Adequate or Living Wage – Approach to Comply with ESRS Adequate Wage Requirements

In April 2021, the European Commission adopted a legislative proposal for a Corporate Sustainability Reporting Directive (CSRD) that requires companies within its scope to report using a double materiality perspective in compliance with European Sustainability Reporting Standards (ESRS) adopted by the European Commission as delegated acts. EFRAG was appointed as the technical adviser for the European Commission to develop the draft ESRS.  Consequently, in July 2023, the European Commission adopted the delegated act as the first set of ESRS. With the adoption of the ESRS, companies are expected to implement the standards in the financial year 2024 and publish the report in 2025. Amongst many standards, in accordance with ESRS S1-10, companies will be required to report their adequate wage practices in line with applicable methodologies and benchmarks.

What is an adequate or living wage? 

A wage that allows workers to meet their basic needs and also provides them with some discretionary income for other expenses. It is often higher than the legal minimum wage and reflects the actual cost of living in a particular location. A living wage takes into account factors such as the cost of housing, healthcare, education, and other basic needs. A living wage is a wage on which a worker and his or her family can live.

Scope of the applications and expectations

The scope of the application of the standard is as follows:

  1. In accordance with ESRS S1-10, the company should disclose whether or not its employees or its own workforce. The disclosure includes information on:
    • If they paid an adequate wage.
    • If they are not all paid an adequate wage, the countries and the percentage of employees concerned.
    • Understanding of whether or not all the undertaking’s employees are paid an adequate wage in line with applicable benchmarks.
    • It may also disclose the information specified in this disclosure requirement with regard to non-employees in its workforce. 
  2. In accordance with ESRS S2 – Art. 35 – the company should explain the efforts made to obtain the necessary information on the wages and working conditions from its upstream and downstream value chains. Given that material negative impacts affecting its own workforce that have occurred during the reporting period may also be connected with other entities or operations outside its direct control, the undertaking may disclose whether and how it seeks to use its leverage in its business relationships to manage those impacts. The disclosure includes information on:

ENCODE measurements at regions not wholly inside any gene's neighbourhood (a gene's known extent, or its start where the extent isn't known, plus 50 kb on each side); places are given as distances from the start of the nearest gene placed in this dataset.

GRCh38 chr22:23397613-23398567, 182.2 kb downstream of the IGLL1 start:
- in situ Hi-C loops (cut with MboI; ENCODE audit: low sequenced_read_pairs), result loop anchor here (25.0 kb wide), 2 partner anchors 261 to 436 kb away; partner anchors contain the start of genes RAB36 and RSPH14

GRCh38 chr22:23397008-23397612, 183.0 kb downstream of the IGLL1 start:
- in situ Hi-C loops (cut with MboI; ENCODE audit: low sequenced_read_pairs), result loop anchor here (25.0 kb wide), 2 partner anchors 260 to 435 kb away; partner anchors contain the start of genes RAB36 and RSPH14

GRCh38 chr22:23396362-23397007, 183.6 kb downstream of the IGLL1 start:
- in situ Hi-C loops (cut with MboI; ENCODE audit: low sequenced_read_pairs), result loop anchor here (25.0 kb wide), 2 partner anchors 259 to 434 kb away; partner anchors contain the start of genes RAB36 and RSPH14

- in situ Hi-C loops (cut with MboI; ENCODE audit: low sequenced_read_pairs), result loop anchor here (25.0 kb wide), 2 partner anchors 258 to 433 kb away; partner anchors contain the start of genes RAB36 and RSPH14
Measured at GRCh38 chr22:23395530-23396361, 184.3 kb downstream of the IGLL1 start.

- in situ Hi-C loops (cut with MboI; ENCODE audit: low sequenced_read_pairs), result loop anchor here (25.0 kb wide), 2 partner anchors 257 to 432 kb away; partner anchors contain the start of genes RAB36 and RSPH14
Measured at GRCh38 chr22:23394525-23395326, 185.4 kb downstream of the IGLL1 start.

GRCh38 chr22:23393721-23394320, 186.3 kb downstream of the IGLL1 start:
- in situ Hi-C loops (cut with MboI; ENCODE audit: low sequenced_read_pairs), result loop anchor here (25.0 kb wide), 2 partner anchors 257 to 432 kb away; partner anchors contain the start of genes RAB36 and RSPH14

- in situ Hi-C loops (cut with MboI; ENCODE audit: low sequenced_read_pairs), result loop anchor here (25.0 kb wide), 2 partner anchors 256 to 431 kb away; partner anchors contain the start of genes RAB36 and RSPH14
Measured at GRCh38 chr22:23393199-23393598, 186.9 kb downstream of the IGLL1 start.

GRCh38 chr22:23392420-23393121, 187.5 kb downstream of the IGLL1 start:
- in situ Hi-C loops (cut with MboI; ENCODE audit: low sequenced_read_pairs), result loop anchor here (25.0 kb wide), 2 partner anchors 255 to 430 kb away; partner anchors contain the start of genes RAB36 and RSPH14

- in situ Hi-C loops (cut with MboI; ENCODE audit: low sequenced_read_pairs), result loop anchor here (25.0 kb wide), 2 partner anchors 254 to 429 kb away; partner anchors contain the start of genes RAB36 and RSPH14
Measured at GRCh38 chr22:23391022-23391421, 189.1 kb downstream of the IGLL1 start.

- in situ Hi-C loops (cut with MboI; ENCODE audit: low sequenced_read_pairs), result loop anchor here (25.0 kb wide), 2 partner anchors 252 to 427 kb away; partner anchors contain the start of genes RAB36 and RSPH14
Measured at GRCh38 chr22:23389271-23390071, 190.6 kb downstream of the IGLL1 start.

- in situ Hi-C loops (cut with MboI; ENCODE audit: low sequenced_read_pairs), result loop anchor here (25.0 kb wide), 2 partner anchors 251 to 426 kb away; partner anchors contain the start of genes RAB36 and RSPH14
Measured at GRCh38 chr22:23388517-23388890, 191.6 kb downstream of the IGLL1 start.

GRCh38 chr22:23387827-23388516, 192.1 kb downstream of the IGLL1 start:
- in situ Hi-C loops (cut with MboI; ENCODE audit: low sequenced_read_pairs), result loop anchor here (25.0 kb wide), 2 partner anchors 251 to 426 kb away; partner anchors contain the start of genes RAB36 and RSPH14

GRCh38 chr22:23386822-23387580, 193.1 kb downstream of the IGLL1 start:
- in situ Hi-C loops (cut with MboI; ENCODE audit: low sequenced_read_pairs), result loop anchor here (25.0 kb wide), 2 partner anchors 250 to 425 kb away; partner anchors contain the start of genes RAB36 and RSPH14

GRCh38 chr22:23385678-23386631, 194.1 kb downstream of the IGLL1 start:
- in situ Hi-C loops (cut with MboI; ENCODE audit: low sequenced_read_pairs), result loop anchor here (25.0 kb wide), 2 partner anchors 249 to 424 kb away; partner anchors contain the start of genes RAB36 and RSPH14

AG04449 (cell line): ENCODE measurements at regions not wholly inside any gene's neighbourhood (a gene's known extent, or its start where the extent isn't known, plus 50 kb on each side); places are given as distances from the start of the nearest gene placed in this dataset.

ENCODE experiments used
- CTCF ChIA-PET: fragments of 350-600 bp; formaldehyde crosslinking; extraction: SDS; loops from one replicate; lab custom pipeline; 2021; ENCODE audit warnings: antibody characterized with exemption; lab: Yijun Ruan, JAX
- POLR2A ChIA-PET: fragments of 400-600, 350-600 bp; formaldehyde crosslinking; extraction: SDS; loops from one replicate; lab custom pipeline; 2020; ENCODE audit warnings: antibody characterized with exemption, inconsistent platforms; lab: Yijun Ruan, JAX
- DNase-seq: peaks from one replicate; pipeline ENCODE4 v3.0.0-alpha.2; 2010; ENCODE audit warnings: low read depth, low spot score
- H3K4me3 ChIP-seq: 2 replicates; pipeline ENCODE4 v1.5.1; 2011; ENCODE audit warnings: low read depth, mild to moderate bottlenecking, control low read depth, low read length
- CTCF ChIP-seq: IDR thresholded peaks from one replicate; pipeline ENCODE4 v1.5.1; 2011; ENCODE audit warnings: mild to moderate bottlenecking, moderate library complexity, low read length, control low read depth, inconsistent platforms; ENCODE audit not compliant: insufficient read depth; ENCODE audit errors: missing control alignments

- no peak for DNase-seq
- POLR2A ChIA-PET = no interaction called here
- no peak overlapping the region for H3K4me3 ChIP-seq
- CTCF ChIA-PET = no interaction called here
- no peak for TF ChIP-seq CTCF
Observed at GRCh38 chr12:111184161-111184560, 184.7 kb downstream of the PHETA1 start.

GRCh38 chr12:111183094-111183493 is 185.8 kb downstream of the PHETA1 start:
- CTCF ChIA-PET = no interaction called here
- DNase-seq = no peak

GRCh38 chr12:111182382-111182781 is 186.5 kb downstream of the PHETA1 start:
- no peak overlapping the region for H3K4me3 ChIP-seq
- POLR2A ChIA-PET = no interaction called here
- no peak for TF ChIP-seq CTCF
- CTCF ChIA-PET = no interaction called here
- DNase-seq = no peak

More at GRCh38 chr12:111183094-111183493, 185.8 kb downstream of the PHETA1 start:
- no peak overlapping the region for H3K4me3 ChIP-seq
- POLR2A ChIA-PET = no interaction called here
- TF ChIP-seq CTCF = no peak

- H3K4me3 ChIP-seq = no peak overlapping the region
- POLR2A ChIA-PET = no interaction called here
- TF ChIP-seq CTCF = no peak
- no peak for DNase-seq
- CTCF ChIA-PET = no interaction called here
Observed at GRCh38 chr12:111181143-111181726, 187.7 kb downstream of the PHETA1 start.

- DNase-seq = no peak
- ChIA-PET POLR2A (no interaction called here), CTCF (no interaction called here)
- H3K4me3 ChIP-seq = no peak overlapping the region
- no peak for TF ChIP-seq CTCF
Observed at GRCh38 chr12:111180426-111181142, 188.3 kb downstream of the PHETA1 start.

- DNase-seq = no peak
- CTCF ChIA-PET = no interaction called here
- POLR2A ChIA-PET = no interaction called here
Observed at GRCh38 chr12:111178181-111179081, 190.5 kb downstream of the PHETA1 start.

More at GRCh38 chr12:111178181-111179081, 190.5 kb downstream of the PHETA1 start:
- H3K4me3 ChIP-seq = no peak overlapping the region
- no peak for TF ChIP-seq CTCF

• using commercial leverage (for example, enforcing contractual requirements with business relationships or implementing incentives); 
    • other forms of leverage within the relationship (such as providing training or capacity-building on workers’ rights to entities with which the undertaking has a business relationship); 
    • or collaborative leverage with peers or other actors (such as initiatives aimed at responsible recruitment or ensuring workers receive an adequate wage). 

Which benchmarks

The adequate wage benchmark used for comparison with the lowest wage shall not be lower than:

  1. In the EEA : the minimum wage set in accordance with Directive (EU) 2022/2041 of the European Parliament and of the Council110 on adequate minimum wages in the European Union. In the period until Directive (EU) 2022/2041 enters into application, where there is no applicable minimum wage determined by legislation or collective bargaining in an EEA country, the undertaking shall use an adequate wage benchmark that is either not lower than the minimum wage in a neighboring country with a similar socio-economic status or not lower than a commonly-referenced international norm such as 60% of the country’s median wage and 50% of the gross average wage.
  2. Outside the EEA :
    • the wage level established in any existing international, national, or sub-national legislation, official norms, or collective agreements based on an assessment of a wage level needed for a decent standard of living; 
    • if none of the instruments identified in (i) exist, any national or sub-national minimum wage established by legislation or collective bargaining, or
    • if none of the instruments identified in (i) or (ii) exist, any benchmark that meets the criteria set out by the Sustainable Trade Initiative (IDH) (‘Roadmap on Living Wages – A Platform to Secure Living Wages in Supply Chains’), including applicable benchmarks aligned with the Anker methodology, or provided by the Wage Indicator Foundation or Fair Wage Network, provided the primacy of collective bargaining for the establishment of terms and conditions of employment is ensured.

Ksapa’s Approach

We have developed a concrete approach to allow companies to reflect on their practices and meet the regulatory requirements.  

Our methodological approach is consistent with the criteria set out by the Sustainable Trade Initiative (living wage identification, gap measurement, gaps calculation verification, gaps closing efforts, disclosure), using living wage benchmarks aligned with the Anker Methodology.  The activities and outcomes in Bold text are Ksapa interventions while the regular text represents the company team’s actions.

Activities Outcomes
Calculation of living wage dataLocations provided to the Ksapa team. 
Filter on at-risk positions focusing on job positions
Calculation of the living wage data using a combination of authoritative sources. 
Mapping and preliminary engagement of local human resources contact points. 
Mapping of internal tools able to provide staff and compensation data.